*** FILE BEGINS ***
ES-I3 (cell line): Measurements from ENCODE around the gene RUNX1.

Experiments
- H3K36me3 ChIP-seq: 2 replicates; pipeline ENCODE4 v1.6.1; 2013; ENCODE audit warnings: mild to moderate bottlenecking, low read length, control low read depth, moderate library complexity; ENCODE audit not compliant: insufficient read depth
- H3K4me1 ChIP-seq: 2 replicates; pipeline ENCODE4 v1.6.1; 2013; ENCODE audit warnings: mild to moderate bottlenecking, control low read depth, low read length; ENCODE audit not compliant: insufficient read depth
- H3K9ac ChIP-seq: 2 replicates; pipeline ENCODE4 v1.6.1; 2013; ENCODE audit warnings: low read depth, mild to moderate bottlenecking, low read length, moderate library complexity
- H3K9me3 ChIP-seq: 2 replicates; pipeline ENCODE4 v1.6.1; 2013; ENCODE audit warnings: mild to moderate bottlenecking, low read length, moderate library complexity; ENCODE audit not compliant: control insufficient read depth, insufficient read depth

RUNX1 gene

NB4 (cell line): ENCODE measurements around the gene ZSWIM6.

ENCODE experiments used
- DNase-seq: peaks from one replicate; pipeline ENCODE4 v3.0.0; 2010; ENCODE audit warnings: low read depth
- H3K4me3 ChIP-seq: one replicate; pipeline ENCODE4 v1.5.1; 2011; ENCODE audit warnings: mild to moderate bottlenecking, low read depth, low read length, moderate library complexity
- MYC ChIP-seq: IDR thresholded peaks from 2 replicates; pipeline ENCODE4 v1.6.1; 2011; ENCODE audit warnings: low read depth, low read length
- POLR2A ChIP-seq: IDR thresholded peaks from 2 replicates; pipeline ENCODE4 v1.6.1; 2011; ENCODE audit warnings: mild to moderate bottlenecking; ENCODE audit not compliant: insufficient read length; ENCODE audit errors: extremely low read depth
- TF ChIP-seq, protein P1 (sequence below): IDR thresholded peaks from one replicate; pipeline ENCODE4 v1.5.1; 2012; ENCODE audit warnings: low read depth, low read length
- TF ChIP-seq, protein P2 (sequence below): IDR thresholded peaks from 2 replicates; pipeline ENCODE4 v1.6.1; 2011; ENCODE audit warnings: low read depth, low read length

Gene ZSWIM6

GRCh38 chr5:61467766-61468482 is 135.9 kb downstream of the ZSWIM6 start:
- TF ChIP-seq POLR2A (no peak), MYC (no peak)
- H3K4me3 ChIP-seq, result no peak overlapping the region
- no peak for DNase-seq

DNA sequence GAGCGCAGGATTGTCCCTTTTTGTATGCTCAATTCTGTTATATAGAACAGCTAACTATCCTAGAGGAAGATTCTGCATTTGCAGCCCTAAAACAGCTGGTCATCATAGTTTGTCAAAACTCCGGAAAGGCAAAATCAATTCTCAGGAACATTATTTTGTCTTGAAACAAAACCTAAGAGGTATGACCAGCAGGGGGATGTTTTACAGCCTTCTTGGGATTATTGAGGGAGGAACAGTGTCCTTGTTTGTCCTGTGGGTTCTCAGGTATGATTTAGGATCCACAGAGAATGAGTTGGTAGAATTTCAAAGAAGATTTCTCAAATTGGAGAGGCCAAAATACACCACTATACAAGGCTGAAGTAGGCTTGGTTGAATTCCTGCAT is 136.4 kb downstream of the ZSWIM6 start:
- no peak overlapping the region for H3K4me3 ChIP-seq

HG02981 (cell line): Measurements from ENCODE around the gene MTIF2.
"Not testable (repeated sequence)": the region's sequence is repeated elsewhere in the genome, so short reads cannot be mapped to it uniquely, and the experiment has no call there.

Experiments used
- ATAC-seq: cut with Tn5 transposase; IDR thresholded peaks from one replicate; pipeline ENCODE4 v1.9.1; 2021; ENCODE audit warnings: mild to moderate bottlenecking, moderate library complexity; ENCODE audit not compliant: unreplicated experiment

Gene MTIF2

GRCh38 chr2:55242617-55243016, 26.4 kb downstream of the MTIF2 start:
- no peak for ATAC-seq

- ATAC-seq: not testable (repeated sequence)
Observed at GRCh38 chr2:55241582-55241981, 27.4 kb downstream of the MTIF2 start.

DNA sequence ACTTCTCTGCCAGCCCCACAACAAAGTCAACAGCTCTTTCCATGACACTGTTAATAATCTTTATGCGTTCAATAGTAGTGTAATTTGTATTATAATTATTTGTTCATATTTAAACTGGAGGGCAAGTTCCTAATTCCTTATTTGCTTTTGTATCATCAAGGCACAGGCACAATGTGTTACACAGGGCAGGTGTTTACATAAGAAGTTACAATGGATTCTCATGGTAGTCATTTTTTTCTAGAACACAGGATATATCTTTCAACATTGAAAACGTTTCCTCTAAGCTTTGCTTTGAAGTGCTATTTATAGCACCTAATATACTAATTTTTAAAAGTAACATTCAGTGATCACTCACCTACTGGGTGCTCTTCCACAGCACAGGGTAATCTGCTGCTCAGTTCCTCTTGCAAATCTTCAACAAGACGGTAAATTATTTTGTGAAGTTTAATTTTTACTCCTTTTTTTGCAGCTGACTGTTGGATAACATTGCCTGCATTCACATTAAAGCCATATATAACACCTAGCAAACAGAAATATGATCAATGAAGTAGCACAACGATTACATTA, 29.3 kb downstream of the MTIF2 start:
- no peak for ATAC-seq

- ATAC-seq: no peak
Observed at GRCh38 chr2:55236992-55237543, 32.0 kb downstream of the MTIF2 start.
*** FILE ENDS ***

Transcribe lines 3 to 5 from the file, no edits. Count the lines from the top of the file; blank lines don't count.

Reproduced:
- H3K36me3 ChIP-seq: 2 replicates; pipeline ENCODE4 v1.6.1; 2013; ENCODE audit warnings: mild to moderate bottlenecking, low read length, control low read depth, moderate library complexity; ENCODE audit not compliant: insufficient read depth
- H3K4me1 ChIP-seq: 2 replicates; pipeline ENCODE4 v1.6.1; 2013; ENCODE audit warnings: mild to moderate bottlenecking, control low read depth, low read length; ENCODE audit not compliant: insufficient read depth
- H3K9ac ChIP-seq: 2 replicates; pipeline ENCODE4 v1.6.1; 2013; ENCODE audit warnings: low read depth, mild to moderate bottlenecking, low read length, moderate library complexity